Living with psoriasis

    • Brief

    • Psoriasis is a skin disease that lasts for a long time. You can have serious itchy, painful and scaly skin or scalp, and the swelling may deform your nails and joints. It may affect the quality of your life, and you may be more prone to having high blood sugar, heart disease, and depression. You can read more about the condition here- psoriasis.

      Following your diagnosis, you can take steps to improve your quality of life. Self-care is the mainstay of the management of this condition. It is best to take responsibility for your care, working with your healthcare provider to ensure there is minimal impact on your quality of life.

    • When you get the diagnosis

    • Being diagnosed with psoriasis can be worrisome and may make you feel conscious about your skin. Even though there is no cure, there are things you can do to relieve your symptoms. If you find out you have psoriasis:

      • Keep track of your symptoms and what makes them better or worse, like foods, activities and weather.
      • Do things that will not make your skin dry such as changing your soap to a moisturizing type and using scent-free moisturizing creams plus vaseline every 3-4 hours.
      • Take short warm baths infused with scent-free oils once a day to once in three days, pat your skin dry instead of rubbing and do not scratch your skin.
      • Wear loose breathable clothes that will not cause friction on your skin or make you sweat.
      • Try to reduce your alcohol intake and stop smoking once you get diagnosed.
      • Try to talk to someone immediately if you feel sad or overwhelmed about your skin condition to reduce your stress and likelihood of getting depressed.
    • Work and your health

    • You will still be able to work if you have psoriasis. However, it would help if you tried to reduce your stress level at work because this can easily trigger your symptoms. You can let your boss know or get people to help you if you own your business.

      If you have severe pain and itching that disrupts your work, use over-the-counter painkillers like paracetamol and anti-itching medicine like loratadine. Once you are back from work, engage in relaxing activities like yoga, meditation or anything that calms you.

      You should discuss chemicals, solvents or other substances you may be exposed to in your work environment with your healthcare provider.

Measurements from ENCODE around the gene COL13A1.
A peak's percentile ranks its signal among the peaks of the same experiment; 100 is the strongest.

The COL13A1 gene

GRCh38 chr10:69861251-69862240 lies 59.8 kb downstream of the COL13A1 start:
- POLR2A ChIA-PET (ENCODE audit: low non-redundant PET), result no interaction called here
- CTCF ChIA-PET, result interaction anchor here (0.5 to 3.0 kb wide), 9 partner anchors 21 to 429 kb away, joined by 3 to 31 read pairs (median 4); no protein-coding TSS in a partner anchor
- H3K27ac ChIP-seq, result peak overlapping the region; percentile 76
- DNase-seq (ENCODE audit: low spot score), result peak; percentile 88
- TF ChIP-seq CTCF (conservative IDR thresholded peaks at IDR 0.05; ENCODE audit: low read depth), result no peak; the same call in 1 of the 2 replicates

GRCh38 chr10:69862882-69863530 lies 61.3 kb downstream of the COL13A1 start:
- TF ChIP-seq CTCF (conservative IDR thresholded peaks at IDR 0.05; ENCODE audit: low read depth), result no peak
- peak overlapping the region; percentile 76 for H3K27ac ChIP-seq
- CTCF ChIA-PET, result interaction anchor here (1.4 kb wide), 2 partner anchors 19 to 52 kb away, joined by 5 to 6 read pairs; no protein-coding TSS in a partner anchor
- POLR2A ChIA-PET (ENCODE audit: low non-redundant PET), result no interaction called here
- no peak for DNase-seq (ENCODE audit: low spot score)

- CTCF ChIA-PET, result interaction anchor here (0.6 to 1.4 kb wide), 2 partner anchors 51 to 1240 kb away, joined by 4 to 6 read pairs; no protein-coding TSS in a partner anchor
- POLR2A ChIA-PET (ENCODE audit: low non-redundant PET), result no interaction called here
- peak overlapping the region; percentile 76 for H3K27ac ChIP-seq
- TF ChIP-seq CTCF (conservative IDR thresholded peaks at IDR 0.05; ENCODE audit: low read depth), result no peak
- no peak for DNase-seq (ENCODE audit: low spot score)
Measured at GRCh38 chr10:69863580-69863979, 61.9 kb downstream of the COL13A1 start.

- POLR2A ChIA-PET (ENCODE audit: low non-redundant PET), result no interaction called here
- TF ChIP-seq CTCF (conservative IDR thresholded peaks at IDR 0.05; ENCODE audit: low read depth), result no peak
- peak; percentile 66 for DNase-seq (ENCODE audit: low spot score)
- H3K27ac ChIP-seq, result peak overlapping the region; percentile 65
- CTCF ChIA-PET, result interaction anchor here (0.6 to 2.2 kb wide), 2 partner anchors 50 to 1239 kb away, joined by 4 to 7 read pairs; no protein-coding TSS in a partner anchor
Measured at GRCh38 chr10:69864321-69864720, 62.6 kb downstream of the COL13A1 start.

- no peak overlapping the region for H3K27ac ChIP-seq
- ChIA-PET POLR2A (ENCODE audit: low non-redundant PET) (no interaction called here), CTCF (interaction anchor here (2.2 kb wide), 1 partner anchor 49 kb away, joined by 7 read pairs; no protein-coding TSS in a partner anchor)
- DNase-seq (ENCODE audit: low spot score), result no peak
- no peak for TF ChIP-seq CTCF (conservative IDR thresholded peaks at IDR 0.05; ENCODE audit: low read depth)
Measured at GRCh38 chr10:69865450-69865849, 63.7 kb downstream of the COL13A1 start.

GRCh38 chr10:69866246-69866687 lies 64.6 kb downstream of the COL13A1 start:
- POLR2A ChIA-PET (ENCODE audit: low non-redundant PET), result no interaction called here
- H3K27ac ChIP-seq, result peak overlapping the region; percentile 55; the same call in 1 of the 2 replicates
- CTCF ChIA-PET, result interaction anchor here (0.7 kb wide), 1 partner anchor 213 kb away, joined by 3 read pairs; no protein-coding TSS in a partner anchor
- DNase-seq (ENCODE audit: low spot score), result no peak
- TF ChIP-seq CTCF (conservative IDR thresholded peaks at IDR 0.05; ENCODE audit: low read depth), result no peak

• Diet and nutrition

    • Foods like fruits, vegetables, whole grains, nuts and healthy oils contain antioxidants and anti-inflammatory substances that can reduce the seriousness of your psoriasis. Ensure that you wash your fruits and vegetables thoroughly before eating, as preservatives and other chemicals used in fruits can cause psoriatic flare-ups.

      Eating a healthy balanced diet can also reduce your risk of having high blood sugar and heart problems. You should limit how much processed or fast foods and red meat you eat and how much alcohol you drink. Find out more by reading this linked post- eating a heart-healthy diet.

    • Physical activity

    • Engaging in regular physical activity is essential. Exercising will help your body develop resilience and quickly eliminate toxins. Your workouts should be moderately intense and not too strenuous. Exercise will keep your body healthy and relieve you of stress.

      See this linked post to read more about exercise.

    • Support from family and community.

    • Getting support from your family is very encouraging if you have psoriasis, so try to talk to them about your psoriasis. They can help you emotionally and financially.

      You can join support groups in your community so you do not feel alone. If there are none around you, you can search for online groups on facebook.

    • Financial impact

    • Because psoriasis is a chronic condition, you may need to put some money aside every month to cater for over-the-counter medications that can relieve your itching and pain, but these are generally not expensive. If those do not work, you may be given more potent steroids by your doctor; these may be more expensive.

      Because of your sensitive skin, you may need to buy new moisturising soaps and creams different from other family members. The prices depend on the brands that work for your skin, but they are generally more expensive than ordinary soaps and lotions. Vaseline (unscented petroleum jelly) is cheap and easy to get in Nigeria but can be unsuitable during the rainy season. 

      You will need to budget for healthcare provider visits, especially if your psoriasis is severe or doesn't respond to standard therapy. In that case, you will need to pay consultation fees per appointment. The cost will depend on how frequent the visits are. In Nigeria, consultations are cheaper in government hospitals than in private hospitals. 

    • Kulawa cares

    • Psoriasis is not curable, but you can live a high-quality life without a lot of flare-ups. To do this successfully, you must take the time to learn about your condition, take responsibility for your care and work with your healthcare provider to achieve treatment goals.

      Psoriasis is a long-term condition, and complications often come up. You should continue to follow your healthcare provider's recommendation to reduce the impact of this condition on your health.